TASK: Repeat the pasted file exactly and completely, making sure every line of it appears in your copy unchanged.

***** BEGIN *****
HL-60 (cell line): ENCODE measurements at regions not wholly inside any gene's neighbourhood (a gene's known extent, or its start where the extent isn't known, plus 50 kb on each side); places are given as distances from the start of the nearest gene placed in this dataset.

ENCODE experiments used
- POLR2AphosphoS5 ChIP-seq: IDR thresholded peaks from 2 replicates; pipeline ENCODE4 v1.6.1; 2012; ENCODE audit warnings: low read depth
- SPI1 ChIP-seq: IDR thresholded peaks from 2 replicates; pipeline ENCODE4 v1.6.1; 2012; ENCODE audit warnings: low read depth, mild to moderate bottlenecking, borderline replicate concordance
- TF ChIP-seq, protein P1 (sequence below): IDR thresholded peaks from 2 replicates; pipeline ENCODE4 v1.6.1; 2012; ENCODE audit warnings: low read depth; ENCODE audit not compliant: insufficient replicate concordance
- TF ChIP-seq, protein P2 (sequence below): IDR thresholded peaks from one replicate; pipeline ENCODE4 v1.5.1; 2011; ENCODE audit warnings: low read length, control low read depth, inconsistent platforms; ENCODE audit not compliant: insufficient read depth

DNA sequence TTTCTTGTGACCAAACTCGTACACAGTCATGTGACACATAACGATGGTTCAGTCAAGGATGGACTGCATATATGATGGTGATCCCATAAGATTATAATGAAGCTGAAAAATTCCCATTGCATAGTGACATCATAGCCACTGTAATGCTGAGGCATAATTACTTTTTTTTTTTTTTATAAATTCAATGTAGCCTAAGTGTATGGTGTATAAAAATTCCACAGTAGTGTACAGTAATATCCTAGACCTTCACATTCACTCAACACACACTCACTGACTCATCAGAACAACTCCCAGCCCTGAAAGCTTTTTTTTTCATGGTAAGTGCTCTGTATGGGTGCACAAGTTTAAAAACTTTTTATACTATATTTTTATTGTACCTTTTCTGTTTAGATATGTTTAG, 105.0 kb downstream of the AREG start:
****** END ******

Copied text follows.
HL-60 (cell line): ENCODE measurements at regions not wholly inside any gene's neighbourhood (a gene's known extent, or its start where the extent isn't known, plus 50 kb on each side); places are given as distances from the start of the nearest gene placed in this dataset.

ENCODE experiments used
- POLR2AphosphoS5 ChIP-seq: IDR thresholded peaks from 2 replicates; pipeline ENCODE4 v1.6.1; 2012; ENCODE audit warnings: low read depth
- SPI1 ChIP-seq: IDR thresholded peaks from 2 replicates; pipeline ENCODE4 v1.6.1; 2012; ENCODE audit warnings: low read depth, mild to moderate bottlenecking, borderline replicate concordance
- TF ChIP-seq, protein P1 (sequence below): IDR thresholded peaks from 2 replicates; pipeline ENCODE4 v1.6.1; 2012; ENCODE audit warnings: low read depth; ENCODE audit not compliant: insufficient replicate concordance
- TF ChIP-seq, protein P2 (sequence below): IDR thresholded peaks from one replicate; pipeline ENCODE4 v1.5.1; 2011; ENCODE audit warnings: low read length, control low read depth, inconsistent platforms; ENCODE audit not compliant: insufficient read depth

DNA sequence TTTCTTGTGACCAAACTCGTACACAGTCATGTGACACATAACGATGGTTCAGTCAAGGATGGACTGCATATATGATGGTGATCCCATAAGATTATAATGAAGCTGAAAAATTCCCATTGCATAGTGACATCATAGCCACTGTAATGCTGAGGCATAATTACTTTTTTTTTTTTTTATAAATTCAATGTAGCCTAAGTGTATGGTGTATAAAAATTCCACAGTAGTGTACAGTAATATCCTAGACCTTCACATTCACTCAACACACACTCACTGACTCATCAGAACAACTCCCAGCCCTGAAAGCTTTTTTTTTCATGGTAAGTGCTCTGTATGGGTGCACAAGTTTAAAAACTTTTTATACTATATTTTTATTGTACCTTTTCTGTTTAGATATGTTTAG, 105.0 kb downstream of the AREG start: